Fieldguided is the brainchild of Toronto couple Anabela Carneiro and Geoff Piersol, who combine their passions for photography, art, literature and music into a somewhat eclectic and handmade stock including 100% silk scarves digitally printed with haunting monochromatic images ($119), cotton totes handprinted with lyrics from Kate Bush and Serge Gainsbourg songs ($25), as well as handmade prints. You can find their products at Bicyclette and Kid Icarus.
Ambush Apparel is a streetwear brand that recently launched their Sophomore collection to celebrate their second year in the business. Launched in 2010 by Cam and Gaelen MacKay, the brand has been seen at local pop-up shops and work by rappers. The products are easy to spot, with the brand's name printed on brightly-coloured T-shirts, baseball caps ($35) and sleeveless shirts in bold typography. They also have two designs of tank tops for women. You can purchase Ambush products through their website.
Crown Shaving Co.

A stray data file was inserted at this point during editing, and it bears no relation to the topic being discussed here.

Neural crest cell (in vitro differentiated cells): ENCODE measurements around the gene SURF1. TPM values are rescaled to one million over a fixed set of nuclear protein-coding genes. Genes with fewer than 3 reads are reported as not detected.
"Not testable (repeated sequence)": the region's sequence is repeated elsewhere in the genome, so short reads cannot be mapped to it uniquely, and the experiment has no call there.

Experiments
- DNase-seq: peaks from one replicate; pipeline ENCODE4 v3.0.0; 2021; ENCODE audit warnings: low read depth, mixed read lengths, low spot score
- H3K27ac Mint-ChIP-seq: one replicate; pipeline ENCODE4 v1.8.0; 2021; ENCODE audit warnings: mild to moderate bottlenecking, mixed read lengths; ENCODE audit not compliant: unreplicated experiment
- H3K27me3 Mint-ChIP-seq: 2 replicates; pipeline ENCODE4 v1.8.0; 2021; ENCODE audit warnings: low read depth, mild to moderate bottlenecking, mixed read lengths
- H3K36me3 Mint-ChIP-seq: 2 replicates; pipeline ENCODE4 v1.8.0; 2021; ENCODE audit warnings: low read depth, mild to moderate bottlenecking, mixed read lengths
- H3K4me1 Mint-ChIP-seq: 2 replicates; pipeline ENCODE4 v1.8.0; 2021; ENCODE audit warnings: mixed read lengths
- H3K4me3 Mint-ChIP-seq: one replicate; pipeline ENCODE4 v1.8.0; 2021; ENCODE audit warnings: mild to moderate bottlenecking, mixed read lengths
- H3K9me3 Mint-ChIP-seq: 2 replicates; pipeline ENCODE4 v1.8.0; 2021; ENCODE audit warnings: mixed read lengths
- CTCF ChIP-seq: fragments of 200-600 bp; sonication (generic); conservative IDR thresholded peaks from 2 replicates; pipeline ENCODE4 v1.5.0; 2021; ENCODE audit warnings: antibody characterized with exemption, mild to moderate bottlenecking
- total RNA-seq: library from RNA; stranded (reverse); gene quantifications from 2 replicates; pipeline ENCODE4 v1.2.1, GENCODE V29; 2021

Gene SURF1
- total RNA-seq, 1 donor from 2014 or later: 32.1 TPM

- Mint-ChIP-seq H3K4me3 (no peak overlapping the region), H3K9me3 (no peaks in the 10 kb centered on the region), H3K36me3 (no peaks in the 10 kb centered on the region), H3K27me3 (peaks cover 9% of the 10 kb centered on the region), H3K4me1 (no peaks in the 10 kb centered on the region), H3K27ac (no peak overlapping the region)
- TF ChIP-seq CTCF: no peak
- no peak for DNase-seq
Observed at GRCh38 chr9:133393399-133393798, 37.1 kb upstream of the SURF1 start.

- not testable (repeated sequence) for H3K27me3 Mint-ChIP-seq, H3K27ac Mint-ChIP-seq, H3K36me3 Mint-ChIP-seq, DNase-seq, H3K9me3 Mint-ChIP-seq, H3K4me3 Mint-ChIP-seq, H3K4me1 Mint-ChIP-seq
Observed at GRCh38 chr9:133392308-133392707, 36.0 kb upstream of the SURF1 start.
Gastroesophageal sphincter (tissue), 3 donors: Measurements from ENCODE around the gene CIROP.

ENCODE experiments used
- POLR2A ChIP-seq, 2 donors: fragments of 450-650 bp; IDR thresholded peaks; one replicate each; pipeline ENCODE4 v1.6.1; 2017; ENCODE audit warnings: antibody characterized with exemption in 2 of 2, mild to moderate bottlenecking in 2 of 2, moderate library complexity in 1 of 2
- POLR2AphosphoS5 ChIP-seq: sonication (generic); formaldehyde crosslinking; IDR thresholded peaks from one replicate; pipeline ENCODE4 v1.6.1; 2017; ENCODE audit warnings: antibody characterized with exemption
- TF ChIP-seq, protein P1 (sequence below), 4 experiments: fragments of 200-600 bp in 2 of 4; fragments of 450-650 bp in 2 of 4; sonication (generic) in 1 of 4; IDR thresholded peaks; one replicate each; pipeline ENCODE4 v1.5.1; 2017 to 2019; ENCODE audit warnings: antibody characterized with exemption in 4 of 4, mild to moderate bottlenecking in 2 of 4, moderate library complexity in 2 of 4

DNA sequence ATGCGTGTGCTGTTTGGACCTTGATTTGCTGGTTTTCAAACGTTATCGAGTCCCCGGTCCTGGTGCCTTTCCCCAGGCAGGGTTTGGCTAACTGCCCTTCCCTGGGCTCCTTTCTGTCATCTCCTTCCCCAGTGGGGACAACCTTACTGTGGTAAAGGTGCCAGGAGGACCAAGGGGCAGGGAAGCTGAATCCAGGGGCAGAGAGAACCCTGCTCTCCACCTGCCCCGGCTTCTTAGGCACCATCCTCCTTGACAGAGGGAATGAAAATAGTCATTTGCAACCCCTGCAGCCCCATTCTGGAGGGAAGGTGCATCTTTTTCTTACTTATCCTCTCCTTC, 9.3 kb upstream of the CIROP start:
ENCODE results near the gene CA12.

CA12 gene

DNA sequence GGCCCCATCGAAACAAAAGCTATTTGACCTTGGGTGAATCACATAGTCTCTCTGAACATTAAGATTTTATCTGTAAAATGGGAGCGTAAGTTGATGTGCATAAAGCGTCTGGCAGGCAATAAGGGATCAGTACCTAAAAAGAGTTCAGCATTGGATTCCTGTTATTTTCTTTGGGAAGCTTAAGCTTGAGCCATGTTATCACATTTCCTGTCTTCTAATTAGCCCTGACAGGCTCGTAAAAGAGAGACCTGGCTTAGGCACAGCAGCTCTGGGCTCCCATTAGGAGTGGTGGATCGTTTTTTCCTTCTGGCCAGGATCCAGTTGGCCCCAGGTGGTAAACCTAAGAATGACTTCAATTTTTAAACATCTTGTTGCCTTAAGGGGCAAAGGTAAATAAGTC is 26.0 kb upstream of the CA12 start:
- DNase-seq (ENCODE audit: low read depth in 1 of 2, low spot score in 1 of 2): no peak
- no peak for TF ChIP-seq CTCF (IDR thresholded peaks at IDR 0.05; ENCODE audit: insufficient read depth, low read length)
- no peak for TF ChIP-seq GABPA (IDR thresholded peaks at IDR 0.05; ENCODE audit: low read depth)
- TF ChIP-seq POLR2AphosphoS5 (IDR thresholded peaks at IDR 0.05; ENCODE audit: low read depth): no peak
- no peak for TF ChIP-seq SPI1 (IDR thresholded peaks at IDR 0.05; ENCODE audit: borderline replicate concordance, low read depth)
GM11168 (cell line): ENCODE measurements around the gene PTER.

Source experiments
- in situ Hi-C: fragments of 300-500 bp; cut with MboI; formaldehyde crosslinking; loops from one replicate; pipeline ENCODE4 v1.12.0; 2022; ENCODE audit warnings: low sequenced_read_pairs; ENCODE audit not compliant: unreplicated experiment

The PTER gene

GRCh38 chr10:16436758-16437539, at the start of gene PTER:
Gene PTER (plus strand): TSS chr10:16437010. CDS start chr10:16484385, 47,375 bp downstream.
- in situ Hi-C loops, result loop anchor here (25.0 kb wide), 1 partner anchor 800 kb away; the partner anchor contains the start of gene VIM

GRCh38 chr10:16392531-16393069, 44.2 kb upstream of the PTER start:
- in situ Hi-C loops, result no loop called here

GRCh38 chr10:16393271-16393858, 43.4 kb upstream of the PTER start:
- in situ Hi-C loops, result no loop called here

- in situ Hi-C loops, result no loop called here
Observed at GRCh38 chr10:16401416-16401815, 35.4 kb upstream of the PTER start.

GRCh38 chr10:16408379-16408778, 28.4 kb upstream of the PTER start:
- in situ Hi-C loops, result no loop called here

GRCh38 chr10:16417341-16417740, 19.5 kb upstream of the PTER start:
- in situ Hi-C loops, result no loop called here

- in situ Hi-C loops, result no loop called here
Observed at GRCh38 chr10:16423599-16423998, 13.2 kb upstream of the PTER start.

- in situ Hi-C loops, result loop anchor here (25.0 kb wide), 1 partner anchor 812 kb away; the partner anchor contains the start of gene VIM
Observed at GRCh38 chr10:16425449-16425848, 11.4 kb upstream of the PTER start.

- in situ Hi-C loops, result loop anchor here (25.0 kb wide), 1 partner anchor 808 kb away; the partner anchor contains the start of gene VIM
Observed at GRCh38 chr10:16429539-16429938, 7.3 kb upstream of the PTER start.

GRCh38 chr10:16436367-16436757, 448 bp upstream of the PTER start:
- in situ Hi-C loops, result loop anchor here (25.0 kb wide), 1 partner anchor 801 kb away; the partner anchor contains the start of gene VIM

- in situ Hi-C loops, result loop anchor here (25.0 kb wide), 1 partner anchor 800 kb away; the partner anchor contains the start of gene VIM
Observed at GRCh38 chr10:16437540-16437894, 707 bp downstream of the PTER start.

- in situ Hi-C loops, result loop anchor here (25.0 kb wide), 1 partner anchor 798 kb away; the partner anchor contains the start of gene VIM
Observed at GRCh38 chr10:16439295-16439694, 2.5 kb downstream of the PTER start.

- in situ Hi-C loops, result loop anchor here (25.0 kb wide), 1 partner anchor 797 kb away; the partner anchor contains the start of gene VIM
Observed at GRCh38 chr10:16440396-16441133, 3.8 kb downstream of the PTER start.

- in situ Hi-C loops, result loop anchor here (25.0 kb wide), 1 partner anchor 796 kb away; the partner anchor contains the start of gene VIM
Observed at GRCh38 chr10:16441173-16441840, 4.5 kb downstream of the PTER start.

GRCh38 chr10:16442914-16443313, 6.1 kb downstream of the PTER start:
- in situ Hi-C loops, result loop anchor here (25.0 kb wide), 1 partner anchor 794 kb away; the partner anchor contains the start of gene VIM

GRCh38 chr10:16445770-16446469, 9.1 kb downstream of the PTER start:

Crown Shaving Co. exudes the regal bearing suggested by its name through everything from packaging, to their namesake barbershop located on Islington Avenue. Founded by Dino Caracciolo, the company is staunchly targeted to men. You won't find any his-and-hers scents or products in his arsenal, with the two barber poles inscribed on each label suggesting Caracciolo's passion for the masculine art of shaving. The products on offer range from a pre-shave formula enriched with botanical extracts ($18), shaving cream and an aloe vera-based after-shave lotion. There's also a peppermint and tea tree body wash, both known natural cleansers, or splurge on all the products as a kit, available for a reasonable $85. Available at GotStyle, Garrison's by the Park, and Pistachio.
Cuchara is a Canadian jewellery line that began in Vancouver then moved to Toronto two years ago, where it's constructed by designer Edi Caneda out of her Parkdale studio. Her pieces combine colour, texture and style for a mix that's balanced and tasteful. You'll find necklaces and bracelets spread over two collections: rainbow and stone. Rainbow uses fluorescent green beads, silver spikes, and layers of pink pearls, while the hallmark feature of the stone collection is stones shaped and polished into a tooth shape. Pick up these bright accents at Love of Mine boutique or through Cuchara's website.
Photos courtesy of the brands.